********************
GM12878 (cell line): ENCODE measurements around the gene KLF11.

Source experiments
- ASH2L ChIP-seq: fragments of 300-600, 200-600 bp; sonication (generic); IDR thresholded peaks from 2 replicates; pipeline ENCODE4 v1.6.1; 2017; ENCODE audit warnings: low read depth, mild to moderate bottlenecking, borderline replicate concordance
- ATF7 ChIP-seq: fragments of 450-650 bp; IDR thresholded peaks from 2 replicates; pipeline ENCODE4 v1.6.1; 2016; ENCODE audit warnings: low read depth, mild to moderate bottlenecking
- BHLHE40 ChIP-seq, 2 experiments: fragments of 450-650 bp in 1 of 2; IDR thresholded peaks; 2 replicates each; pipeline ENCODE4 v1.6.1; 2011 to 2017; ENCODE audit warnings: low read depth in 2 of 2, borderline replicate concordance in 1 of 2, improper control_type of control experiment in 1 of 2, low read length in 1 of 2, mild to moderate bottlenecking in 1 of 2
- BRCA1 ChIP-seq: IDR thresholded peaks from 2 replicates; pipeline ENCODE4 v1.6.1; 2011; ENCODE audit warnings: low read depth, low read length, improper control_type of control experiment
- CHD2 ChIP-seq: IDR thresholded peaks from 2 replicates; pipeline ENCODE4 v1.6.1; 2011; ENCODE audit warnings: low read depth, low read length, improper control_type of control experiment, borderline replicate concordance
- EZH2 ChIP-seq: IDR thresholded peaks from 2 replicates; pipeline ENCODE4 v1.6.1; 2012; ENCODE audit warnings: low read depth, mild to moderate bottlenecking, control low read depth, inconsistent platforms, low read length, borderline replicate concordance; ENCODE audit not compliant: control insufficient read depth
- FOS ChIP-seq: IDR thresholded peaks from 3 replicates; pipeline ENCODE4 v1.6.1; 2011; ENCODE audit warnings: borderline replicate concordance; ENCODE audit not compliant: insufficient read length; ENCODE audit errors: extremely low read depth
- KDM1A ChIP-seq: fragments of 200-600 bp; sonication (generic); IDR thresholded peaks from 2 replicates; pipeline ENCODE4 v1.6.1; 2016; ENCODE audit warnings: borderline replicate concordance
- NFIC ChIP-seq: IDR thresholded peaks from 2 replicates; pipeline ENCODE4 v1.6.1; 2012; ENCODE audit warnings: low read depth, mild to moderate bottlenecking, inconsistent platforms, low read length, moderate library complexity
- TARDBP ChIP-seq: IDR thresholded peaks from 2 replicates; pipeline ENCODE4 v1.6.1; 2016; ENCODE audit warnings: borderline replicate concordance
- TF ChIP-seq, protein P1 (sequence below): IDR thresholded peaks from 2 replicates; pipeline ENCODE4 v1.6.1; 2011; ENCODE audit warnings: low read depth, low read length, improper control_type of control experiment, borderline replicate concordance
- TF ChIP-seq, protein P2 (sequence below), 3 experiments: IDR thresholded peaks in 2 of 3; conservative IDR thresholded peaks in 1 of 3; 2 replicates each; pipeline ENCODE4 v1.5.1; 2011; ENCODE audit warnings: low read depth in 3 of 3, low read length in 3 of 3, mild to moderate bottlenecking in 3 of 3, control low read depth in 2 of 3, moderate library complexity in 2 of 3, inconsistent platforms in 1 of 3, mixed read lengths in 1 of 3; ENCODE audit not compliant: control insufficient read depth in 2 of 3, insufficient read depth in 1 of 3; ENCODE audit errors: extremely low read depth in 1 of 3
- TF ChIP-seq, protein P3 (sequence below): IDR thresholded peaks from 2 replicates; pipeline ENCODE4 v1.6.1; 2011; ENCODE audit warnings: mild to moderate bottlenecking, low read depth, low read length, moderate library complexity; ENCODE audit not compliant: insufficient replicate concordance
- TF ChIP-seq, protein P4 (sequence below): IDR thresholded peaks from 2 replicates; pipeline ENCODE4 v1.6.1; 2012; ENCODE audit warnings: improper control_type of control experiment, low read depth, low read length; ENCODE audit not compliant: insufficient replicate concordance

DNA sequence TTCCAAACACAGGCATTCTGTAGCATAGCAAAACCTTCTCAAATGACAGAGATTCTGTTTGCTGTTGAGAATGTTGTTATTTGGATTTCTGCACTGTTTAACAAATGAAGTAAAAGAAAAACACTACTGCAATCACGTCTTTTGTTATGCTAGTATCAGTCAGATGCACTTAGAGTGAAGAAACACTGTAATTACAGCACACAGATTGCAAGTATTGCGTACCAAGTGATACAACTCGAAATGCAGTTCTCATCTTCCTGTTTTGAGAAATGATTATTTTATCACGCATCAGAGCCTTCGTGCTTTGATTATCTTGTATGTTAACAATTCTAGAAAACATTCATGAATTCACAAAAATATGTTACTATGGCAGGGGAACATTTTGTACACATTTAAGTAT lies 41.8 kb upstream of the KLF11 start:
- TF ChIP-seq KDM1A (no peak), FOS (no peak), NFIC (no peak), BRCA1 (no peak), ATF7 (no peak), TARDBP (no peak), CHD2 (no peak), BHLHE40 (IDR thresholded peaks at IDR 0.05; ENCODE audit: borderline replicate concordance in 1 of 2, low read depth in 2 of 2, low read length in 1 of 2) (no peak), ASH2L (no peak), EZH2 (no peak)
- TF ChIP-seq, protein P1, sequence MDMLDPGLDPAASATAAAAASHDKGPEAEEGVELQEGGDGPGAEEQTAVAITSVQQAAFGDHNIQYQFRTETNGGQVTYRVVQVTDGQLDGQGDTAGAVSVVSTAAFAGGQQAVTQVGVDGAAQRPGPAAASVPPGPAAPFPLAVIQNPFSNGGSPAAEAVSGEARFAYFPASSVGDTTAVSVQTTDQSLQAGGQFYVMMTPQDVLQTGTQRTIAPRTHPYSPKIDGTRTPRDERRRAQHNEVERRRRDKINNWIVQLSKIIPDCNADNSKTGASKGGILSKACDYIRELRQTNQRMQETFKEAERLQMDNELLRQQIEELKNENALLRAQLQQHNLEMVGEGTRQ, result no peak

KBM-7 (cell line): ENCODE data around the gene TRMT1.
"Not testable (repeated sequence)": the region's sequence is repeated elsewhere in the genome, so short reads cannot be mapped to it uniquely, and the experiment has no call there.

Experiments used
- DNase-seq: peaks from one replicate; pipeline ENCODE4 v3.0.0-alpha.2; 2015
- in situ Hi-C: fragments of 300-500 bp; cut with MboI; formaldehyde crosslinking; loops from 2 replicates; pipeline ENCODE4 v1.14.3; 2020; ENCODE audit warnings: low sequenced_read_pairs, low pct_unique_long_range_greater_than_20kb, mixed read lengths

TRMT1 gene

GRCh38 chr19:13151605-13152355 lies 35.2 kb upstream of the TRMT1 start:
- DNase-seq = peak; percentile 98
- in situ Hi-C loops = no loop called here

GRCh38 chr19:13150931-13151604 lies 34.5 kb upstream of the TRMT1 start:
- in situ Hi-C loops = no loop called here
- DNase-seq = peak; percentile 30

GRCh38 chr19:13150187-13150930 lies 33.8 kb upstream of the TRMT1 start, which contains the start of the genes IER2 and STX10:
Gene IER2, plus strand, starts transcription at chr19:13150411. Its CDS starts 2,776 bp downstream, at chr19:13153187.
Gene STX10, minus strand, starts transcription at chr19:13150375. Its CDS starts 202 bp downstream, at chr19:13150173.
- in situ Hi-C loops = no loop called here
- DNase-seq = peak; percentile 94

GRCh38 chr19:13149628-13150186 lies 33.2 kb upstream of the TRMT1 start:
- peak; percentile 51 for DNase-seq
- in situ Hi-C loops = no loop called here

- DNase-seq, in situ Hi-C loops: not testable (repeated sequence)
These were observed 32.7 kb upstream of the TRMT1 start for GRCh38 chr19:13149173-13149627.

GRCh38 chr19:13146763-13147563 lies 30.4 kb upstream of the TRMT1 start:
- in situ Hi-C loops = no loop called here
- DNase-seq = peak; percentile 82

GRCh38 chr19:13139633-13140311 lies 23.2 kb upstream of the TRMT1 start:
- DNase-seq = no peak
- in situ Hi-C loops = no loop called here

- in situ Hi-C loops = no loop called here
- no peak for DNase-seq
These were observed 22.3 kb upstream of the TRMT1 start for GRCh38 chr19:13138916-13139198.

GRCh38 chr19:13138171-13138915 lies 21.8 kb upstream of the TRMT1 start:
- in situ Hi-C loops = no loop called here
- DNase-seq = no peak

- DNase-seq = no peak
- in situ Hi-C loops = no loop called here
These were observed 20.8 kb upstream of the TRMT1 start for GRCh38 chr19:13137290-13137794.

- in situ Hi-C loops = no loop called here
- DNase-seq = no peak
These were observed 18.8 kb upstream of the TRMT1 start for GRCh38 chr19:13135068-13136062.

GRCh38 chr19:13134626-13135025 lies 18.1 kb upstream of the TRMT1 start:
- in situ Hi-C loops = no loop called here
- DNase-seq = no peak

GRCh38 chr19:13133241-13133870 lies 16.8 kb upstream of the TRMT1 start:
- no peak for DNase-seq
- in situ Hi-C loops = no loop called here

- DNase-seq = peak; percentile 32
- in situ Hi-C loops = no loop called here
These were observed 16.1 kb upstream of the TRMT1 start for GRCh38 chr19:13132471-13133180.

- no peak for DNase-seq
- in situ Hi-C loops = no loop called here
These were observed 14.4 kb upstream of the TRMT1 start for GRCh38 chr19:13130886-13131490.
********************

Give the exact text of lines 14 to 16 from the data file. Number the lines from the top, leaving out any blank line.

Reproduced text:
- TF ChIP-seq, protein P2 (sequence below), 3 experiments: IDR thresholded peaks in 2 of 3; conservative IDR thresholded peaks in 1 of 3; 2 replicates each; pipeline ENCODE4 v1.5.1; 2011; ENCODE audit warnings: low read depth in 3 of 3, low read length in 3 of 3, mild to moderate bottlenecking in 3 of 3, control low read depth in 2 of 3, moderate library complexity in 2 of 3, inconsistent platforms in 1 of 3, mixed read lengths in 1 of 3; ENCODE audit not compliant: control insufficient read depth in 2 of 3, insufficient read depth in 1 of 3; ENCODE audit errors: extremely low read depth in 1 of 3
- TF ChIP-seq, protein P3 (sequence below): IDR thresholded peaks from 2 replicates; pipeline ENCODE4 v1.6.1; 2011; ENCODE audit warnings: mild to moderate bottlenecking, low read depth, low read length, moderate library complexity; ENCODE audit not compliant: insufficient replicate concordance
- TF ChIP-seq, protein P4 (sequence below): IDR thresholded peaks from 2 replicates; pipeline ENCODE4 v1.6.1; 2012; ENCODE audit warnings: improper control_type of control experiment, low read depth, low read length; ENCODE audit not compliant: insufficient replicate concordance